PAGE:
Bone marrow -- most of us don’t fully understand what it is, let alone why it fails. But Dr. Neal Young does.
He is the world's leading expert in the field of bone marrow failure. His groundbreaking research at the National Institute for Health has led to life-saving treatments for a rare and deadly blood disorder known as aplastic anemia.
His work has earned him a spot as a finalist for the Service to America medals -- the SAMMIES.
Let's start at the beginning. Young says bones marrow is the inside of the bone that actually produces blood cells, basically the blood cell factory.
Back in the 1980s: "When I was in medical school those 80-90% of those diagnosed with aplastic anemia died within a year. It's a disease that effects people that were previously well. The developed symptoms quickly and died. Back then the focus for professors was on the literature, they wanted to discover where the disease came from. But that was tedious and ultimately didn't really matter to the patients," said Young.
Breakthrough:"A French physician who was doing bone marrow transplants in those early days noted that a suppressed immune system was beneficial. That was a game changer," said Young.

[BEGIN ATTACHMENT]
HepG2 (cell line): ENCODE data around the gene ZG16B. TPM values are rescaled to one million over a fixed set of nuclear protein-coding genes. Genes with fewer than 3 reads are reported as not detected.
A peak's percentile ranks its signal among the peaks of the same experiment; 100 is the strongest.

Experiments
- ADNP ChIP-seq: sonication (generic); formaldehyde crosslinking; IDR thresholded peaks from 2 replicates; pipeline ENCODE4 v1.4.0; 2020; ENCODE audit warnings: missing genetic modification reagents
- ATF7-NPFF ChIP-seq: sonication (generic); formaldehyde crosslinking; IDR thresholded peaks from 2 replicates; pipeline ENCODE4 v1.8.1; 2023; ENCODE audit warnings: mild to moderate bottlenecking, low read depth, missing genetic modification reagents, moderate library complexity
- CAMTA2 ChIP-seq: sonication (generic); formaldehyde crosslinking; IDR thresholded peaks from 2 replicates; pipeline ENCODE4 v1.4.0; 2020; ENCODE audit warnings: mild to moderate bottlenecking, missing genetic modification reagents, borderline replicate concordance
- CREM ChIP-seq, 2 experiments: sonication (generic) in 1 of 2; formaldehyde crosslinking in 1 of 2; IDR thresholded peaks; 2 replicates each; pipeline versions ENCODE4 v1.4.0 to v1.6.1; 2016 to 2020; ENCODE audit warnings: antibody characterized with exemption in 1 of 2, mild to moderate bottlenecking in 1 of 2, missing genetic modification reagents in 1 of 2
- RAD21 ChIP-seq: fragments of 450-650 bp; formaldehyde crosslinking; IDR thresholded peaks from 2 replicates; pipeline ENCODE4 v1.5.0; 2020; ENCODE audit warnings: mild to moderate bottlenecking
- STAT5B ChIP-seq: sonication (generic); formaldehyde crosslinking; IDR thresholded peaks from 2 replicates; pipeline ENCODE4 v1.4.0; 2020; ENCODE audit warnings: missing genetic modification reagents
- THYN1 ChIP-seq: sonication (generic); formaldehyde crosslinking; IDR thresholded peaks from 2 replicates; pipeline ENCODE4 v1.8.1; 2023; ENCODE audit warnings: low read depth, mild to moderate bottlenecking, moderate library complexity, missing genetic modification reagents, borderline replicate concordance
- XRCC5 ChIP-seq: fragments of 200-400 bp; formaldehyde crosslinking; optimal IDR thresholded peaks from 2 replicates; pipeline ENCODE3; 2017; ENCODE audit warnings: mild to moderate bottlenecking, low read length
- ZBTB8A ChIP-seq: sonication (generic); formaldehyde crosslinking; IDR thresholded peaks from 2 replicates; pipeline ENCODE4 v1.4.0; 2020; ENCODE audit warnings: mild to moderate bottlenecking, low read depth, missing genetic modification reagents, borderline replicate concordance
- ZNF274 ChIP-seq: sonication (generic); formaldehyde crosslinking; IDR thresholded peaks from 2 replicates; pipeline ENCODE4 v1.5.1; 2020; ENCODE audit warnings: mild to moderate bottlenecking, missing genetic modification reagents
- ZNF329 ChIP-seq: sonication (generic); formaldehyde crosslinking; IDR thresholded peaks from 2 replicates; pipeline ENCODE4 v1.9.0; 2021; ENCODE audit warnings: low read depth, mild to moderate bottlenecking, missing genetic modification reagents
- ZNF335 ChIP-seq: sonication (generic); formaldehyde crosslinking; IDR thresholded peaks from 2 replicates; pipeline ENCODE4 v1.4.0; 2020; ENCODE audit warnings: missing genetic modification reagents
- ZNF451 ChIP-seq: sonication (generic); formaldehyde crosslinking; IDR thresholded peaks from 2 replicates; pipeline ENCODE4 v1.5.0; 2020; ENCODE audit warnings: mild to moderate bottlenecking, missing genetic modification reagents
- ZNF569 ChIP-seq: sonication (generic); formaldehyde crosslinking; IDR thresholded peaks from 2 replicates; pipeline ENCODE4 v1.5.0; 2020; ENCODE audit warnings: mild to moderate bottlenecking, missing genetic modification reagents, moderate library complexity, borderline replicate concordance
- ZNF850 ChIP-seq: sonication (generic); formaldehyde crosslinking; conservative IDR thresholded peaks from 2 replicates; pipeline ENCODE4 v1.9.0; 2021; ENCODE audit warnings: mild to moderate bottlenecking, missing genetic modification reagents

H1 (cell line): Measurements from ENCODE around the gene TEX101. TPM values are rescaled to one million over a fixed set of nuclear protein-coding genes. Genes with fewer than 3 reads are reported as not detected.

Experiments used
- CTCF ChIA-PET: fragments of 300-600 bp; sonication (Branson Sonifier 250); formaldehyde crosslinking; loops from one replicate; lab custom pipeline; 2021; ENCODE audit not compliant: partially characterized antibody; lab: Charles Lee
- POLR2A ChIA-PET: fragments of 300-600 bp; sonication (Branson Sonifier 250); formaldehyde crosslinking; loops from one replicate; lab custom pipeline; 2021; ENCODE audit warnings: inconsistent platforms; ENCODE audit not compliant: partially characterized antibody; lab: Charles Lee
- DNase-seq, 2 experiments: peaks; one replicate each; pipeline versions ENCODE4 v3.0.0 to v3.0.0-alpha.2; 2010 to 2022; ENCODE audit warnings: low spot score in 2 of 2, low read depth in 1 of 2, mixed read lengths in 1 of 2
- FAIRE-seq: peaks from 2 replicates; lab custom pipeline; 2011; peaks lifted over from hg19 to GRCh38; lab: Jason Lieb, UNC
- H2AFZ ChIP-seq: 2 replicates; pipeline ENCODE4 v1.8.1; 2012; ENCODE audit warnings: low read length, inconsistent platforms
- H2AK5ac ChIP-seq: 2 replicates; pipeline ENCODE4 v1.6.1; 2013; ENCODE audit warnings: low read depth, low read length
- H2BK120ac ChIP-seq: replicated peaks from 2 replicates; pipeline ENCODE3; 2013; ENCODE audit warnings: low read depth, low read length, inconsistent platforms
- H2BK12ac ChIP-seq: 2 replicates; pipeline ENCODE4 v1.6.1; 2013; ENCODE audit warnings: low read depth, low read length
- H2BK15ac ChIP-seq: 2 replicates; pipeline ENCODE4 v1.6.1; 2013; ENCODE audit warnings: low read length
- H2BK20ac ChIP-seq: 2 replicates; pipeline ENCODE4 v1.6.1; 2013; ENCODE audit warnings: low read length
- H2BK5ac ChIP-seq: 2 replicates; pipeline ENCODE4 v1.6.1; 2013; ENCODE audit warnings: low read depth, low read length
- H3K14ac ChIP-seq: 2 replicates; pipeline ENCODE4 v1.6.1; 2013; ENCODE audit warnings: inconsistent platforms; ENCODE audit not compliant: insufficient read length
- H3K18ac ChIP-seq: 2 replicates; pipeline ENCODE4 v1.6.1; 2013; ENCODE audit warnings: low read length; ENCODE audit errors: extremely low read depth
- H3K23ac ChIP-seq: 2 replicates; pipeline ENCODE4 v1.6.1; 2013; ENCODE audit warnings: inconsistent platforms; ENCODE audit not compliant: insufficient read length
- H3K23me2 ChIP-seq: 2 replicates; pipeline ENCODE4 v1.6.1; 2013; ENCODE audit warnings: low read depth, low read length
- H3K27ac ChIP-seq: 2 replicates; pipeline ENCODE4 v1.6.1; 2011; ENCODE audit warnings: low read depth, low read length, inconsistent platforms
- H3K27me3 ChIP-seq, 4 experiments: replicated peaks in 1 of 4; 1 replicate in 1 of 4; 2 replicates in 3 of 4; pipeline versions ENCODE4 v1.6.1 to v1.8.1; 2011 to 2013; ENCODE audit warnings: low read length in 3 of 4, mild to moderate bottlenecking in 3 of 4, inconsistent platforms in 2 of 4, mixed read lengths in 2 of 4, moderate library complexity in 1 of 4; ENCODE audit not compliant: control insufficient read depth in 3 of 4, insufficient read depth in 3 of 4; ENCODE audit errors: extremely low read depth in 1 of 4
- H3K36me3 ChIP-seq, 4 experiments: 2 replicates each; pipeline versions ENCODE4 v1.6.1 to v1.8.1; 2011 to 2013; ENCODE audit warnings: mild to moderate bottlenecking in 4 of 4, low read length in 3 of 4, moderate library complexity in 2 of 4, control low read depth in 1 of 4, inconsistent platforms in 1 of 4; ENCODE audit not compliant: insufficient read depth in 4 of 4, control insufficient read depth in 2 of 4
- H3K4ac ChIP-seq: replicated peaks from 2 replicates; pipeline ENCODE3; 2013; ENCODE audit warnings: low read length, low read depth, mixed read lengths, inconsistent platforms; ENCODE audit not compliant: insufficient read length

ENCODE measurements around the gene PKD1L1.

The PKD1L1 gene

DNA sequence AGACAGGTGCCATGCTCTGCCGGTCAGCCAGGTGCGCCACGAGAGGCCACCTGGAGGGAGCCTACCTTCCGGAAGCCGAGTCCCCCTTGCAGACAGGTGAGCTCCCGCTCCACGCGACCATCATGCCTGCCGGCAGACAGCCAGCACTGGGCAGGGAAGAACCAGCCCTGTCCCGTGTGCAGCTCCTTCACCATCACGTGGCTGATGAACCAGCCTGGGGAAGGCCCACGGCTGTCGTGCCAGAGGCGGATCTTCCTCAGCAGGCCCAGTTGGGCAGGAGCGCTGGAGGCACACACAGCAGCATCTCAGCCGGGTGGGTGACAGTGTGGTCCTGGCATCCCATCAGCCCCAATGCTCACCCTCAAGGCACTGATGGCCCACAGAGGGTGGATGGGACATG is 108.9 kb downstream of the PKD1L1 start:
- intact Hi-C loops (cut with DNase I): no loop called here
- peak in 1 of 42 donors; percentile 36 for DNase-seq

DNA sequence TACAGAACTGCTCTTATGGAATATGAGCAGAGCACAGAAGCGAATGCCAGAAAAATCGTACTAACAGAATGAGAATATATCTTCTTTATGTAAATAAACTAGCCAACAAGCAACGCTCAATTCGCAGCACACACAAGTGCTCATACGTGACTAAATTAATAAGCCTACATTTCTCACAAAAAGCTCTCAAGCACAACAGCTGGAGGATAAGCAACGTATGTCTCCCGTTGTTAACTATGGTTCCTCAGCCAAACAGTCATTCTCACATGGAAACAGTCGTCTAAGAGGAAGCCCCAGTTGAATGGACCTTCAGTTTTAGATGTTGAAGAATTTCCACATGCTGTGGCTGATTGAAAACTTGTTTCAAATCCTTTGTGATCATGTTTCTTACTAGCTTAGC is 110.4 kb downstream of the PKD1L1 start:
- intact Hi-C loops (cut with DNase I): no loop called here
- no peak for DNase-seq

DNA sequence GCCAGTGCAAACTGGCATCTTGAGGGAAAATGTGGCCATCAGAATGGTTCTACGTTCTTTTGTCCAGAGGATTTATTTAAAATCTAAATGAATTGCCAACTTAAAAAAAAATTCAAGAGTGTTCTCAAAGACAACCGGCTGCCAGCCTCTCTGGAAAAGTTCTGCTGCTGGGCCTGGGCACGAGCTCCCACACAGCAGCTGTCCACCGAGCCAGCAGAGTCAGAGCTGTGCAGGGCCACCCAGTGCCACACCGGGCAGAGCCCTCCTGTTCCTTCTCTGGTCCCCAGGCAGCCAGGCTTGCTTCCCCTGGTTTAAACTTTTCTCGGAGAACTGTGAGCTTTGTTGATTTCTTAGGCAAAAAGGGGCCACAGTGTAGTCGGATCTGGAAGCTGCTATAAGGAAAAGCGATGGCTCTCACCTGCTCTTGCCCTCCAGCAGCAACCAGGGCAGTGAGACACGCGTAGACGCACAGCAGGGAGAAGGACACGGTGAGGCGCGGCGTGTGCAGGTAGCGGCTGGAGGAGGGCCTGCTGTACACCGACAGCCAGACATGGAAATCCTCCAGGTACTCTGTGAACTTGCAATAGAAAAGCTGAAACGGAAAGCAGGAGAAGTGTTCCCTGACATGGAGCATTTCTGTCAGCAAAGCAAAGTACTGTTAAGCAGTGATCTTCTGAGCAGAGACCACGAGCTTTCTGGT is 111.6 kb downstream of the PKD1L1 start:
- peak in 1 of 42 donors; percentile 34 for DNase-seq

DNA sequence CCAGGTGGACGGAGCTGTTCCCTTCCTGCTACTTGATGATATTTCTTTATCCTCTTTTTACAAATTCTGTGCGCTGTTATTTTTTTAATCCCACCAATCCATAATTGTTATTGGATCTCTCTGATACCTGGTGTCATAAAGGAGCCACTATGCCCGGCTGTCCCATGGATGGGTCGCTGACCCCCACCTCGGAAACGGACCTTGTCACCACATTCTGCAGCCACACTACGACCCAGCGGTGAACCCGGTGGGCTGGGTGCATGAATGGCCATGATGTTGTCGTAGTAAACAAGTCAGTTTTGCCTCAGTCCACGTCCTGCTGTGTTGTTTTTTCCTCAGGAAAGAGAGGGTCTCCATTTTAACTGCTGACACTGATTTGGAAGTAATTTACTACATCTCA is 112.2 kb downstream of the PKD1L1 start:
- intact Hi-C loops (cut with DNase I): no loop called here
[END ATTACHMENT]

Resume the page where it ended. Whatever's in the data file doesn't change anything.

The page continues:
Discoveries at NIH: Young conceived, designed and headed the first multicenter clinical trial in the United States for immunosuppressive therapy for aplastic anemia. The regimen he developed for this blood disease has become standard therapy for patients all over the world. This disease strikes about 600 to 900 people a year in the United States, and thousands across the globe.Where are we now?Today people facing bone marrow disease face a 80-90% survival rate.
It would be almost impossible for private scientists to get a grant approved to bring together patients from across the country with varying levels of insurance to one place.
The ability for scientist at NIH to go back and forth between the clinic and the lab.
Research can go in a new directions without having to re-do the grant process.
"I don't want this to come off as political in any way, but without NIH I don't think it would have been done," said Young, "Basic research is the responsibility of the government. Simply because it's hard to get the private sector on board. It makes sense because research is not necessarily fiscally responsible."